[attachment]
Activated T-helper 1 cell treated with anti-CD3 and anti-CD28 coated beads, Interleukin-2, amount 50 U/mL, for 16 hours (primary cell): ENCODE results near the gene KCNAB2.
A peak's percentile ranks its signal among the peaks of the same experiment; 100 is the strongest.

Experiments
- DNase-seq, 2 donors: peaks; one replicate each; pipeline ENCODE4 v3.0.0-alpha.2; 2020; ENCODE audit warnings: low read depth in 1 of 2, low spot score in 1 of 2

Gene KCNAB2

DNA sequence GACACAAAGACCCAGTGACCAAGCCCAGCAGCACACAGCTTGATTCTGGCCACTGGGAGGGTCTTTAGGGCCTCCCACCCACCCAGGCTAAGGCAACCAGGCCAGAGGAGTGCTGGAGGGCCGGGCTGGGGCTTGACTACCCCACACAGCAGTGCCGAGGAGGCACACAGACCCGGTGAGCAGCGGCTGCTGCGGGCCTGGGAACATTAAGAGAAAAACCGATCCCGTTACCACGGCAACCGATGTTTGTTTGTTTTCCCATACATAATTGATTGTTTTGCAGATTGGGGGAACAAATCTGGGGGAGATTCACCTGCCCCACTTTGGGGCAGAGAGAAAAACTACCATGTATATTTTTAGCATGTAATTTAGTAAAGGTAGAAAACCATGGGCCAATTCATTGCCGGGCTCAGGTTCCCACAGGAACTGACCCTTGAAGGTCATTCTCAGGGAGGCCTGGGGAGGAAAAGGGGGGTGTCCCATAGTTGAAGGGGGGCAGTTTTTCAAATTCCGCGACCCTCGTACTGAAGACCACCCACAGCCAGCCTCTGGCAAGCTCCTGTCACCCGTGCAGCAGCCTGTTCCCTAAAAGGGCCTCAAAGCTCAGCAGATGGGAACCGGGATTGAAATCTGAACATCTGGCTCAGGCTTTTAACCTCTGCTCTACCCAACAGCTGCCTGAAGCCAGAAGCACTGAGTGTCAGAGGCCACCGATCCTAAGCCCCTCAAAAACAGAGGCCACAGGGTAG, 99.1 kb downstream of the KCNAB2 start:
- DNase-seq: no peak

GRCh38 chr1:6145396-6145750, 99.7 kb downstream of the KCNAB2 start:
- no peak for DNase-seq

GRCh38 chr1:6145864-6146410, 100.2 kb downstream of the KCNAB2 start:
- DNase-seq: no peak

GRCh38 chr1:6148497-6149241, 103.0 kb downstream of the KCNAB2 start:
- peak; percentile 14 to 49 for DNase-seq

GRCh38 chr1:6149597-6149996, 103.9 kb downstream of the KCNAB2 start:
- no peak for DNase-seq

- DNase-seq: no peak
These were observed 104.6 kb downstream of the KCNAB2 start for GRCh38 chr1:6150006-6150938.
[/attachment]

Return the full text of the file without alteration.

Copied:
Activated T-helper 1 cell treated with anti-CD3 and anti-CD28 coated beads, Interleukin-2, amount 50 U/mL, for 16 hours (primary cell): ENCODE results near the gene KCNAB2.
A peak's percentile ranks its signal among the peaks of the same experiment; 100 is the strongest.

Experiments
- DNase-seq, 2 donors: peaks; one replicate each; pipeline ENCODE4 v3.0.0-alpha.2; 2020; ENCODE audit warnings: low read depth in 1 of 2, low spot score in 1 of 2

Gene KCNAB2

DNA sequence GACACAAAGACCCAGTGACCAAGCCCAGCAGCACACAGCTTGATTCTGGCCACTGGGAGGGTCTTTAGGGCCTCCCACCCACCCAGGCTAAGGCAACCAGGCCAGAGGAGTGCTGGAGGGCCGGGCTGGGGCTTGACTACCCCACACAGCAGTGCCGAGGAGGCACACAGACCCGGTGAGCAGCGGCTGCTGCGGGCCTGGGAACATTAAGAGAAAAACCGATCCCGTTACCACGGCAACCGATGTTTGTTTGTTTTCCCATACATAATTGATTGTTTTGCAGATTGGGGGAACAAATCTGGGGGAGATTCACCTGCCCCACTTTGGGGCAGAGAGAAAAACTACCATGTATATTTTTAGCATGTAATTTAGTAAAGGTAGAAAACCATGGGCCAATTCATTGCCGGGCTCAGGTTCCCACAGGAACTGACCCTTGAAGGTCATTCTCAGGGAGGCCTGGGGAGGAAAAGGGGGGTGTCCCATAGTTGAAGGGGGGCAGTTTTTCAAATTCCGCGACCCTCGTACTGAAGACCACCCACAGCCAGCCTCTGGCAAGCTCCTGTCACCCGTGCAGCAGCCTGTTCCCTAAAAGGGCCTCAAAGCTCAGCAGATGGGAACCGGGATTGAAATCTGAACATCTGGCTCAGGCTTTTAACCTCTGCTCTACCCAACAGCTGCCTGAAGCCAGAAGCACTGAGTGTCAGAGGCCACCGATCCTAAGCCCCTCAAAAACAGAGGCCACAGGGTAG, 99.1 kb downstream of the KCNAB2 start:
- DNase-seq: no peak

GRCh38 chr1:6145396-6145750, 99.7 kb downstream of the KCNAB2 start:
- no peak for DNase-seq

GRCh38 chr1:6145864-6146410, 100.2 kb downstream of the KCNAB2 start:
- DNase-seq: no peak

GRCh38 chr1:6148497-6149241, 103.0 kb downstream of the KCNAB2 start:
- peak; percentile 14 to 49 for DNase-seq

GRCh38 chr1:6149597-6149996, 103.9 kb downstream of the KCNAB2 start:
- no peak for DNase-seq

- DNase-seq: no peak
These were observed 104.6 kb downstream of the KCNAB2 start for GRCh38 chr1:6150006-6150938.